2. In-center self-care hemodialysis, you—and your care partner if you choose to have one—will be trained by the dialysis care professionals to perform part or all of your dialysis treatment. Like traditional in-center hemodialysis, self-care hemodialysis is performed in a dialysis clinic three times each week for about four hours per treatment. 

  3. In-center nocturnal hemodialysis is performed by dialysis professionals in a dialysis facility overnight for six to eight hours while you sleep.

  • Palliative care:   Palliative care can be combined with a kidney transplant or dialysis or used when someone chooses not to have a kidney transplant or dialysis in order to help manage symptoms and feel better. Kidney failure progresses without either dialysis or a transplant, eventually leading to death. Death can occur quickly or take months or years. Supportive care might include the management of symptoms, measures to keep you comfortable, and end-of-life planning.


Paying for Dialysis

Medicare, Medicaid, and private insurance plans cover most of the healthcare costs of dialysis. Most people who are starting dialysis can get Medicare insurance, usually after a waiting period of three months. Health insurance helps pay for dialysis, there may still be some costs, such as premiums, deductibles, co-insurance, and copayments.  For more information, visit the Centers for Medicare and Medicaid.

Beneficiaries may become entitled to Medicare based on ESRD. Benefits based on ESRD are for all covered services, not only those related to the kidney failure condition. Medicare Part B pays 80% of the costs of dialysis. The beneficiary is responsible for paying for the other 20% of the costs or finding a supplemental plan (like a Medigap policy) to cover this amount.


Tips on What to Look for in a Dialysis Center

Even if HHD or PD is performed at home, a visit to a dialysis center once a month to check in with the dialysis care team will be necessary.

Check Medicare’s Dialysis Facility Website. You can also compare dialysis facilities using Medicare’s Dialysis Facility Compare website . This tool can help provide a “snapshot” of a facility and make useful comparisons. However, this website only uses health statistics to make comparisons between clinics. It does not consider things like patient satisfaction, cleanliness, staff competence, and other factors that may be important to you. Click here to learn more about the new Dialysis Facility Compare (DFC) Star Program.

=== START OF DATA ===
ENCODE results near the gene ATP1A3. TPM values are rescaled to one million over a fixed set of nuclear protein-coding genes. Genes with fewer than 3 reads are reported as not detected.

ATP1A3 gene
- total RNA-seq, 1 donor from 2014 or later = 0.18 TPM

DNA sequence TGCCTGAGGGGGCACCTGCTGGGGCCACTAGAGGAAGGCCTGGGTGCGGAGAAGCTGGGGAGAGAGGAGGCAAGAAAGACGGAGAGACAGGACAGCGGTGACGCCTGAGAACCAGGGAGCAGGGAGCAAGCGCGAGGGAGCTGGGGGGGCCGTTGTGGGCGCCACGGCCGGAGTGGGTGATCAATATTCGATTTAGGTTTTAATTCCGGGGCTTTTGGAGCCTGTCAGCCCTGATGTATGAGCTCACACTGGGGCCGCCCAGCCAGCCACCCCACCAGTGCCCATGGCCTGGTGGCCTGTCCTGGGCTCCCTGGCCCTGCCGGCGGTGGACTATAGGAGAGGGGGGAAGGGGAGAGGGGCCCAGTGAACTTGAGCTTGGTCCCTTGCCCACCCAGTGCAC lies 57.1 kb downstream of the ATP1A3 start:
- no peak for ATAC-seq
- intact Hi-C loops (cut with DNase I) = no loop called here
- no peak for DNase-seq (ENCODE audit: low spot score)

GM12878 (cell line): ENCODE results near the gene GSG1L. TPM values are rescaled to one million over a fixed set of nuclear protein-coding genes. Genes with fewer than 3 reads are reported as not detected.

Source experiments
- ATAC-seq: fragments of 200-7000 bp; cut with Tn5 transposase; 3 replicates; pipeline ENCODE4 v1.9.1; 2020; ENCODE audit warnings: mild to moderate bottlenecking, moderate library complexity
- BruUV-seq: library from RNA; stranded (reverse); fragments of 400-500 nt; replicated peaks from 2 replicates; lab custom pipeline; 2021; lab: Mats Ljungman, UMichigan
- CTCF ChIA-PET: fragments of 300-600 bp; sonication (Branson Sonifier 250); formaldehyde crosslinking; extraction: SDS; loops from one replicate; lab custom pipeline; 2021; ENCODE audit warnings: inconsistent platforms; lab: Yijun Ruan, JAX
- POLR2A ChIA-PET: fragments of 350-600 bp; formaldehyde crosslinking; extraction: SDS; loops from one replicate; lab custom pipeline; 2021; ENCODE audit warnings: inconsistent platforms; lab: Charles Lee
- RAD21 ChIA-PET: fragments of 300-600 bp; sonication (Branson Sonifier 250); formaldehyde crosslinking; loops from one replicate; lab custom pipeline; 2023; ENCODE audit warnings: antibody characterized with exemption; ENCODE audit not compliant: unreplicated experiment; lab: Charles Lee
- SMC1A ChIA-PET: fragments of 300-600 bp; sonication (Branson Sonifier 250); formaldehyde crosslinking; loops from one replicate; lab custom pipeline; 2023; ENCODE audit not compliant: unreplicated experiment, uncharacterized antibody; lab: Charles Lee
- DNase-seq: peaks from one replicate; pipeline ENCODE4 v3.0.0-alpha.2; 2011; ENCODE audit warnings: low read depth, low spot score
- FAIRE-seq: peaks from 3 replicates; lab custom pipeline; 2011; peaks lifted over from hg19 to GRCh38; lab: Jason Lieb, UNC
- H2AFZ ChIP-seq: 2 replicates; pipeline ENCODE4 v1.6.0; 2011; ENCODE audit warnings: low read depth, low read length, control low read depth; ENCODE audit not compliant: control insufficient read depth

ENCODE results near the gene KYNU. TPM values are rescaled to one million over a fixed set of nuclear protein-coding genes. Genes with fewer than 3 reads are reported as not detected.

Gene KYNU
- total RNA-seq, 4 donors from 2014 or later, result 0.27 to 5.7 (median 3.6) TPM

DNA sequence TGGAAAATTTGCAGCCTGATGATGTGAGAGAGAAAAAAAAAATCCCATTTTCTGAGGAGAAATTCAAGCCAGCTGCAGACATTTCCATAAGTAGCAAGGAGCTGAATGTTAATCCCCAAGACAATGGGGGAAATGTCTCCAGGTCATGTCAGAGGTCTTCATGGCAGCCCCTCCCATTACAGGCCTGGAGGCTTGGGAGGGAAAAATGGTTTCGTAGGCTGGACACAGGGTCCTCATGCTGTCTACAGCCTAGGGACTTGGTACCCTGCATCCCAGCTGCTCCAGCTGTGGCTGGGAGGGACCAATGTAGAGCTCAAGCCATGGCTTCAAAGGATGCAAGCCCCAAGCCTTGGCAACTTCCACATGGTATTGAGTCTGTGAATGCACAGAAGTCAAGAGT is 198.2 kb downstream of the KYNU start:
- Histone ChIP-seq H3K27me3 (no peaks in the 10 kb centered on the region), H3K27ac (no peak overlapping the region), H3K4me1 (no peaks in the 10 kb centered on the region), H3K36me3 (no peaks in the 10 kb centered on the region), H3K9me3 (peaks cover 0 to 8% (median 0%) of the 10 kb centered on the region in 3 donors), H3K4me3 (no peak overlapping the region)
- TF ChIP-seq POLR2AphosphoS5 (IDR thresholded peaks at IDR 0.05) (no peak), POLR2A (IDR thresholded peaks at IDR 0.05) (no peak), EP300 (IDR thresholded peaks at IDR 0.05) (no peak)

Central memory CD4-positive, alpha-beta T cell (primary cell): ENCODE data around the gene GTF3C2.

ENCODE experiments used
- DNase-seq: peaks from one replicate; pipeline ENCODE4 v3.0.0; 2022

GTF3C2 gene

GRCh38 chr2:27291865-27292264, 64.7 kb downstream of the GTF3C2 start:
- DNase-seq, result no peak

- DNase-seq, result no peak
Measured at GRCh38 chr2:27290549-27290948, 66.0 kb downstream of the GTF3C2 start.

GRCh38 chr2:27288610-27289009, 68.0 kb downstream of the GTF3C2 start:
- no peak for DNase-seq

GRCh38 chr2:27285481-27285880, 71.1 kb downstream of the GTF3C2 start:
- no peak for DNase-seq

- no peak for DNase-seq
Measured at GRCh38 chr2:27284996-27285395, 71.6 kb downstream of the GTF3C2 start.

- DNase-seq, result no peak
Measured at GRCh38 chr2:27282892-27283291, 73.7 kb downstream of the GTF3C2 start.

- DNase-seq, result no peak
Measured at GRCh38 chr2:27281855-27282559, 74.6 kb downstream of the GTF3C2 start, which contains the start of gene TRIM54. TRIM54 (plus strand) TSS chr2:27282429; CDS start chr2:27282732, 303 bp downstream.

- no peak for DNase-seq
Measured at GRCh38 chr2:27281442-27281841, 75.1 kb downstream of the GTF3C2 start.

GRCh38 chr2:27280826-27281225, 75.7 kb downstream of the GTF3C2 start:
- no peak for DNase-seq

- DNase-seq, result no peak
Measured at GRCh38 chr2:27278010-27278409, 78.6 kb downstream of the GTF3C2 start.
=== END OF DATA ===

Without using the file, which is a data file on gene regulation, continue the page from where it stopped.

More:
Schedule a visit. Call and make an appointment to visit the clinic. Send a friend or family member or call the clinic to learn more. Visiting beforehand will familiarize you with how to get there, the staff and facility, and how comfortable you feel inside. Is the facility adequately staffed with experienced, trained professionals? Did they make you feel welcome? Were they helpful? Were they able to answer questions?


Consider cleanliness. How would you rate the overall cleanliness of the facility?


Consider the location and distance from your home. Is the facility convenient for you to get to? How far will you travel each week to get to your treatments? Is it necessary to live close to the facility?


Think about your mode of transportation. Do you have reliable transportation to get to your treatments?  If not, ask the center about their preferred providers.


Is the nephrologist part of the team? Do you want to continue being treated by your current nephrologist? Be aware that some nephrologists may only work with a specific dialysis clinic. How important is this to you?


Ask about available schedules. Does the clinic offer a dialysis schedule that fits your needs? Are there openings for new patients on those shifts?


Ask about home dialysis. Does the facility offer these options if you are interested in a home or nocturnal dialysis? You may not be interested in home dialysis now but may want the chance later.